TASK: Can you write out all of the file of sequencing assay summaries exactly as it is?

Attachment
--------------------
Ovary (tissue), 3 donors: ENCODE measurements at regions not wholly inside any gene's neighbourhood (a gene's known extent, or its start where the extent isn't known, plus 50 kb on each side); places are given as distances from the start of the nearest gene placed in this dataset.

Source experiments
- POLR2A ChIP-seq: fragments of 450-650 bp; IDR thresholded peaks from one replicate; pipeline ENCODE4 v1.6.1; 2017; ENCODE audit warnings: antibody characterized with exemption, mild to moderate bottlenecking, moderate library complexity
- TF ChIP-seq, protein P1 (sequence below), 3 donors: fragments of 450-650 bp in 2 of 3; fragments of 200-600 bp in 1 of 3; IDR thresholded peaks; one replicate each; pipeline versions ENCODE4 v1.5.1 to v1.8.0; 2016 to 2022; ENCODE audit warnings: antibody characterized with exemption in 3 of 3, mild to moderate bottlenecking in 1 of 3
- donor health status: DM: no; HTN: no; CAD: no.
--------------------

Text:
Ovary (tissue), 3 donors: ENCODE measurements at regions not wholly inside any gene's neighbourhood (a gene's known extent, or its start where the extent isn't known, plus 50 kb on each side); places are given as distances from the start of the nearest gene placed in this dataset.

Source experiments
- POLR2A ChIP-seq: fragments of 450-650 bp; IDR thresholded peaks from one replicate; pipeline ENCODE4 v1.6.1; 2017; ENCODE audit warnings: antibody characterized with exemption, mild to moderate bottlenecking, moderate library complexity
- TF ChIP-seq, protein P1 (sequence below), 3 donors: fragments of 450-650 bp in 2 of 3; fragments of 200-600 bp in 1 of 3; IDR thresholded peaks; one replicate each; pipeline versions ENCODE4 v1.5.1 to v1.8.0; 2016 to 2022; ENCODE audit warnings: antibody characterized with exemption in 3 of 3, mild to moderate bottlenecking in 1 of 3
- donor health status: DM: no; HTN: no; CAD: no.